- It involves the preparation and delivery of a PowerPoint presentation on a selected advanced topic related to recent breakthroughs in nanophysics, solid state physics or biophysics. Each group will carry out an extensive literature review on a given topic and subsequently prepare and present a 25 minute presentation on their findings. The presentation is expected to highlight the usefulness of advanced analytical techniques used by researchers in the given subject area. The presentations will be given during week 7 and will be assessed non-anonymously.
- a 1.5h final examination with 2 questions from 3 to be attempted.
Formative assessment and feedback
Problem sets are provided weekly on topics of modern analytical techniques, which allow the students to test their understanding of course material.
Verbal feedback is provided at hour-long tutorial sessions throughout the semester. Model solutions are provided for the questions on the problem sets to provide students with feedback on their problem-solving ability.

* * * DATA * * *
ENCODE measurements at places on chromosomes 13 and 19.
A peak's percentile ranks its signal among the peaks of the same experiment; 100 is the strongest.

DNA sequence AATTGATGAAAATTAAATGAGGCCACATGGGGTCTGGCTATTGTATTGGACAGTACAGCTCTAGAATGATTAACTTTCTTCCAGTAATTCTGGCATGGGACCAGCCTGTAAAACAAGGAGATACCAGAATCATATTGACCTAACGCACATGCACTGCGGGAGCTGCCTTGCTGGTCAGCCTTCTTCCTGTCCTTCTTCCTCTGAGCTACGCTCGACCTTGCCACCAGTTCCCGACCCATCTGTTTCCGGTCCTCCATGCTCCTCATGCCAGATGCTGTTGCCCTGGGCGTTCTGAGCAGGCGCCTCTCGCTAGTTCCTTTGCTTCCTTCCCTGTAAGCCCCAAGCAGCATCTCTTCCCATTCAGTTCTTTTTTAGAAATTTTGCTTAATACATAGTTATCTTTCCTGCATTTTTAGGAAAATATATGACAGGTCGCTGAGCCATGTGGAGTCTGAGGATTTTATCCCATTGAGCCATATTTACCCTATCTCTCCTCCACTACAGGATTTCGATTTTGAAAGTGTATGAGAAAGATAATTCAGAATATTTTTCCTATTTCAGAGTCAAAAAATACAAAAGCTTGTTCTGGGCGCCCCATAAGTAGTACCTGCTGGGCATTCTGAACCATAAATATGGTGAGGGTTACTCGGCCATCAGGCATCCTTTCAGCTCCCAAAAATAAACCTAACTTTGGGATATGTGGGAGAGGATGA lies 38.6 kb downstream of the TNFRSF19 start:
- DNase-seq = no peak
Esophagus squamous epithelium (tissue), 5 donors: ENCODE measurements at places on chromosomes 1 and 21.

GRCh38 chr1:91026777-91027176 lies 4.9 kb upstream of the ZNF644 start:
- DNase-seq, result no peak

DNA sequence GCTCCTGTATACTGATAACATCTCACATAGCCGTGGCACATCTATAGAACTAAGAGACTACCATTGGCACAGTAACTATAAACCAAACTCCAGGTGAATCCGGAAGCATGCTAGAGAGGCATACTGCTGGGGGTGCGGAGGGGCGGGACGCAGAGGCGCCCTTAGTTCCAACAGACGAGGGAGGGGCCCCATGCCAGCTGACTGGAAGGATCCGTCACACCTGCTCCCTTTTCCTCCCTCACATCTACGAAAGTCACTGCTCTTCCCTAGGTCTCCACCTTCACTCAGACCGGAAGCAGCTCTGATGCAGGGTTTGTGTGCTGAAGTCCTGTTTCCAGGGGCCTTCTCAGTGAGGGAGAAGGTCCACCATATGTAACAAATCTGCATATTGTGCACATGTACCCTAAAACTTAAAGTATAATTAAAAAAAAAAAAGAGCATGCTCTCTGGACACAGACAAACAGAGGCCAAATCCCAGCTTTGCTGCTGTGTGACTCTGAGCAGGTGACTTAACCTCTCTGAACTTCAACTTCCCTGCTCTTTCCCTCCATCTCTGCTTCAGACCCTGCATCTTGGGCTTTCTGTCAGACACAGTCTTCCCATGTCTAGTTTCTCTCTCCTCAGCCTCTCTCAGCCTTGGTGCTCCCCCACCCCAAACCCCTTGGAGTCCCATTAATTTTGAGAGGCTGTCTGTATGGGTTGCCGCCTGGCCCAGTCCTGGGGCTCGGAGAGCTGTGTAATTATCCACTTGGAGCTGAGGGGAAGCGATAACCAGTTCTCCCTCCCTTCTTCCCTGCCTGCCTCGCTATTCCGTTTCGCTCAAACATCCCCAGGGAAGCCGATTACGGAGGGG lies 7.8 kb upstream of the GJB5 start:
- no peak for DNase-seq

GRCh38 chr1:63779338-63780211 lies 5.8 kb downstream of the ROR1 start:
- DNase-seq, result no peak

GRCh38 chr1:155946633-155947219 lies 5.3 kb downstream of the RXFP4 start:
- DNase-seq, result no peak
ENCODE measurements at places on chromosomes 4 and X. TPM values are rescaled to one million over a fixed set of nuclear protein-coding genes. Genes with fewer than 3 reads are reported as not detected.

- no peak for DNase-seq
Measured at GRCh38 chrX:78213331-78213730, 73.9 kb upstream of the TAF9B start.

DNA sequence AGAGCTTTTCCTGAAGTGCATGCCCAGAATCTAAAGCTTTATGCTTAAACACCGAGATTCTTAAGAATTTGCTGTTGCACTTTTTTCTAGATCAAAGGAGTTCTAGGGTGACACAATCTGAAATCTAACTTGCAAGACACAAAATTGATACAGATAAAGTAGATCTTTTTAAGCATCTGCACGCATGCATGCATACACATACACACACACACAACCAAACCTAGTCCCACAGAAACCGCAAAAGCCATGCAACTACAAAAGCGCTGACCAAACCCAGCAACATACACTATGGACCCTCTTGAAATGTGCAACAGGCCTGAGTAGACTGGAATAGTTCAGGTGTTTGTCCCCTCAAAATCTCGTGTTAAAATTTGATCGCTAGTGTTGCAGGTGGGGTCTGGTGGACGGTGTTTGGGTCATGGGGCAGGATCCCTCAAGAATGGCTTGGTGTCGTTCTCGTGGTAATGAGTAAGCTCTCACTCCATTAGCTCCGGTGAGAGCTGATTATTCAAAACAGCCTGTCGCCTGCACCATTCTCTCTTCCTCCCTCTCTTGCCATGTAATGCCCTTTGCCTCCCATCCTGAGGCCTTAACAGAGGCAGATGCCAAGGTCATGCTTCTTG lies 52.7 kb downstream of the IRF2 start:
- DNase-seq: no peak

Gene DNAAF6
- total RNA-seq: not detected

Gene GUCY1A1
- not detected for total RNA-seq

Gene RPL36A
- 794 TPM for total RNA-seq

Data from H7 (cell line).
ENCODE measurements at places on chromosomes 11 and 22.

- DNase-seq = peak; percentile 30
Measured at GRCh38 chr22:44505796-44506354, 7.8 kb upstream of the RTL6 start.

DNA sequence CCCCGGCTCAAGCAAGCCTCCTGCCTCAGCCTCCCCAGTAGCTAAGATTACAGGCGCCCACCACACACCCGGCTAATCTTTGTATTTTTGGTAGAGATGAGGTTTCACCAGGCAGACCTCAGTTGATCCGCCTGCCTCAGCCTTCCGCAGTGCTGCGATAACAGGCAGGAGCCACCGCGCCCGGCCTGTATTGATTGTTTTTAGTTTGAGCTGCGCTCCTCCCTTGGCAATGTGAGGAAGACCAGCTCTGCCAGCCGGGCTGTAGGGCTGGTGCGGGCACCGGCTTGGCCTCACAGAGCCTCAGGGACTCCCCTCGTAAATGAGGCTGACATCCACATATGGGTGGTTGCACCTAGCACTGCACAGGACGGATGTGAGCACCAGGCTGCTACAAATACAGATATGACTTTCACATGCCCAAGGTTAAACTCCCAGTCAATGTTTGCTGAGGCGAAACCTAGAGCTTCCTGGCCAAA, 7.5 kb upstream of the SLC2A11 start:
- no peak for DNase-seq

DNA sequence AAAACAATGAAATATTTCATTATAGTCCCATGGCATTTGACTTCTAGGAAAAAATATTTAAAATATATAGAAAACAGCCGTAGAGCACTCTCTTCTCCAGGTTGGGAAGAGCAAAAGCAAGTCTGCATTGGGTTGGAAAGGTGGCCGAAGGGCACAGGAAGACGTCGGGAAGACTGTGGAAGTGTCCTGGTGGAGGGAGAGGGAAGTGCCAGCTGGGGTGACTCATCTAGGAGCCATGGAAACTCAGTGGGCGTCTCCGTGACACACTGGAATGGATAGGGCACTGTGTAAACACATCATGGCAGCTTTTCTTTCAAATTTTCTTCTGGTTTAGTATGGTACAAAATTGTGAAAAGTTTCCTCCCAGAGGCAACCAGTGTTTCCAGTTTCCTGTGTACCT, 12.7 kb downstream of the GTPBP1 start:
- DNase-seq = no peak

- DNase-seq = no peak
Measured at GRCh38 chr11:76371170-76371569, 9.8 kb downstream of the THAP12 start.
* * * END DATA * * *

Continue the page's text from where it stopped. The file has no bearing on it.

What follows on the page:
Students will receive written and verbal feedback relating to the coursework element in a one-to-one meeting during week 08.
- introduce the student to a range of modern analytical techniques used in research laboratories to analyse matter.
|1||Explain the key concepts of and physical principles behind selected experimental methods||K|
|2||Interpret experimental evidence and display knowledge of the equipment constructions used in various experimental methods for investigating and characterising matter||CP|
|3||Evaluate the remit, the strengths and drawbacks of the various methods.||C|
C - Cognitive/analytical
K - Subject knowledge
T - Transferable skills
P - Professional/Practical skills
Methods of Teaching / Learning
The learning and teaching strategy is designed to:
- Develop student awareness of a broad range of experimental techniques available to the modern experimental physicist.
- Using the coursework component, develop a range of skills such as teamwork and communication